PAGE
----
Sir Jacob Epstein

Somerset Maugham

1951

Medium
Bronze
Dimensions
Displayed: 477 x 225 x 250 mm
Collection
Tate
Acquisition
Presented by William Somerset Maugham 1952
Reference
N06132

Display caption

From the 1920s Epstein modelled highly successful portrait busts. In 1951 the novelist and playwright Somerset Maugham sat to him. Maugham later offered the portrait to the Tate, commenting, 'I have a great dislike of living in the same house with effigies of myself'. It is interesting to compare this sculpture with Graham Sutherland's 1949 portrait of Maugham. Both works convey a sense of Maugham's refined dignity. Comparisons can also be made with Giacometti's portrait of Jean Genet, which hangs close by. The lines and creases, for example, used by Epstein to describe the sitter's distinguished brow, are not unlike those used by Giacometti to suggest the entire form of Genet's head.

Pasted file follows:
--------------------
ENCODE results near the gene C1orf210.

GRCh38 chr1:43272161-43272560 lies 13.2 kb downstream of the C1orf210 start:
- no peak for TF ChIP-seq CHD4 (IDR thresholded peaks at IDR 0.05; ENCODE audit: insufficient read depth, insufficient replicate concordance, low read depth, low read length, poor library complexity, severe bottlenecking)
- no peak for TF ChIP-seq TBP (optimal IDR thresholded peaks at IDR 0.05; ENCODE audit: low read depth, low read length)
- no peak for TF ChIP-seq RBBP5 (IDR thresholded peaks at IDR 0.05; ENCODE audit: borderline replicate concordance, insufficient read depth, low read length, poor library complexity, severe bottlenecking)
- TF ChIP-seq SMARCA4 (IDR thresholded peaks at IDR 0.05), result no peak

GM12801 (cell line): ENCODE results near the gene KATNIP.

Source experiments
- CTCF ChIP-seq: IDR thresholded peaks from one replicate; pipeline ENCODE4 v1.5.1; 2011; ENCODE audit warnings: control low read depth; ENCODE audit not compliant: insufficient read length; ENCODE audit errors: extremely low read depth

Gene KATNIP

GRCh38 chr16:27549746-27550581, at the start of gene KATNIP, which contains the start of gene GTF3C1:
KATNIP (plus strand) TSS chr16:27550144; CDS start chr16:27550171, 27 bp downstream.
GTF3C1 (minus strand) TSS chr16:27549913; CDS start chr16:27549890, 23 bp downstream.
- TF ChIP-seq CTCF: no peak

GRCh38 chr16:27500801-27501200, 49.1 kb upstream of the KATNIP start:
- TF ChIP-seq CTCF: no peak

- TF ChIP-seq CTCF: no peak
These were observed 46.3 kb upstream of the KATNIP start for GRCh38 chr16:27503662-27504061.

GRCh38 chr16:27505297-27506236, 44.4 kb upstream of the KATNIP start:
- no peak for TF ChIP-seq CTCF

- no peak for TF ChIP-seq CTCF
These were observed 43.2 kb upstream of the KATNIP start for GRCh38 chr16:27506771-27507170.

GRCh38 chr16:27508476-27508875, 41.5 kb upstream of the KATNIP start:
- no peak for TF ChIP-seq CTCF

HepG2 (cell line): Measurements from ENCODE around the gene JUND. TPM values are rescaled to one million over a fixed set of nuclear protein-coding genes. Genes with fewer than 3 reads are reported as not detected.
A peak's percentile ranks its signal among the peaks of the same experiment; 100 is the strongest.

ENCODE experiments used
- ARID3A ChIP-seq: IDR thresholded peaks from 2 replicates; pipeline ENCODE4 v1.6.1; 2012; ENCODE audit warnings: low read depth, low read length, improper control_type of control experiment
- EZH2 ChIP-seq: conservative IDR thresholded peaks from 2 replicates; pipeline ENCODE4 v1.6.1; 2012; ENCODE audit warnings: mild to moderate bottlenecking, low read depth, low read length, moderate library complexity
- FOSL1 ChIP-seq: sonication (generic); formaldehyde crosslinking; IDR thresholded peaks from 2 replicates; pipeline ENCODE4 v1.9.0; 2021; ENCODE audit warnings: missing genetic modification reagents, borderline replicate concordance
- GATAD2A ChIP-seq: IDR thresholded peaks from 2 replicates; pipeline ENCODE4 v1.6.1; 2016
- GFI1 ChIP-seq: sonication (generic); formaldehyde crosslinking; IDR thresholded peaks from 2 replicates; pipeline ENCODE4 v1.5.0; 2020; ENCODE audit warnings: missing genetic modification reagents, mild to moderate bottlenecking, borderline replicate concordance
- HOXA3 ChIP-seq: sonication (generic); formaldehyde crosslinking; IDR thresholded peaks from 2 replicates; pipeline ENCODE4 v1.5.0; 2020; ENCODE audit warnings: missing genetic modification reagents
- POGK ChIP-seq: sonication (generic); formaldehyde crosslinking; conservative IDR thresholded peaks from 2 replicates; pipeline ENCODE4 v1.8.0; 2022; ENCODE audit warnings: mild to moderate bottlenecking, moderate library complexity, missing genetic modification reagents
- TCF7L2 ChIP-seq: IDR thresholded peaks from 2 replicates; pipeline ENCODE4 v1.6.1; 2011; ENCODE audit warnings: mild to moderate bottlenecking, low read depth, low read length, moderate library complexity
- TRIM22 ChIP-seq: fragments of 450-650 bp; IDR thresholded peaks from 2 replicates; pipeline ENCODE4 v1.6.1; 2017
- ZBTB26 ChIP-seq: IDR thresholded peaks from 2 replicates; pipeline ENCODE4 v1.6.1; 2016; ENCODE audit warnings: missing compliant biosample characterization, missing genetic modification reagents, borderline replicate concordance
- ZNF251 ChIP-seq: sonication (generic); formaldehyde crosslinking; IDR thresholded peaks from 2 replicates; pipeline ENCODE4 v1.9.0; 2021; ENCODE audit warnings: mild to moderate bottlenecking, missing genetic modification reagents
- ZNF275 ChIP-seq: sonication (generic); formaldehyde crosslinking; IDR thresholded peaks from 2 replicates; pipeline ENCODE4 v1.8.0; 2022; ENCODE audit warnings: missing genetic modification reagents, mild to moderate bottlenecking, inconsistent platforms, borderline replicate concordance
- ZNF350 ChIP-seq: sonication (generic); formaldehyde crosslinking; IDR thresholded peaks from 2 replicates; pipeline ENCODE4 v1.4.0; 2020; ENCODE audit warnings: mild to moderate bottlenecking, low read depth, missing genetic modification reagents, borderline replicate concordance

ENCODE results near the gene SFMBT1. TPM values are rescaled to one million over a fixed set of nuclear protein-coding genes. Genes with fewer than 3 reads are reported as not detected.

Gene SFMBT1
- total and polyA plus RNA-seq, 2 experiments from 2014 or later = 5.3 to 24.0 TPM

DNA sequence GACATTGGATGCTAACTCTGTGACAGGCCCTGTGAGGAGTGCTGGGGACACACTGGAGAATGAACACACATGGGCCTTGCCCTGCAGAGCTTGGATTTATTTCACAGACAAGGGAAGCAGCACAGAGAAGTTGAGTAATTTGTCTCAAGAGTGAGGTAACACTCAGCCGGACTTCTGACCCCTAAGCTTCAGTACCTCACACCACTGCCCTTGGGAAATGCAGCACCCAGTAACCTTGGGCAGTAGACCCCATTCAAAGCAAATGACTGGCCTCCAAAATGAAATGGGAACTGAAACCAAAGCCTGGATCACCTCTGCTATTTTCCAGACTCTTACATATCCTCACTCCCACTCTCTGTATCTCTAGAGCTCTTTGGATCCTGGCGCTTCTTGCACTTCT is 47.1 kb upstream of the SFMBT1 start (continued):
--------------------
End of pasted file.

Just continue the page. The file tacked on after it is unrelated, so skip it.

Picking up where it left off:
Gallery label, August 2004

Catalogue entry

N06132 SOMERSET MAUGHAM 1951
 
Not inscribed.
Bronze, 15 1/2×9×9 (39×23×23).
Presented by Somerset Maugham 1952.
Exh: Arts Council, Tate Gallery, September–November 1952 (59), lent by the sculptor.
Lit: Epstein, 1955, p.235; Buckle, 1963, pp.354, 429, plaster repr. pl.549.

Somerset Maugham (b. 1874), novelist and playwright, author of Liza of Lambeth, The Moon and Sixpence, The Razor's Edge, etc., sat for this portrait in 1951. When offering the bronze to the Tate Gallery he wrote (3 December 1952): ‘I have a great dislike of living in the same house with effigies of myself.’ For other portraits of him see Kelly, N04703, and Sutherland, N06034.

Published in:
Mary Chamot, Dennis Farr and Martin Butlin, The Modern British Paintings, Drawings and Sculpture, London 1964, I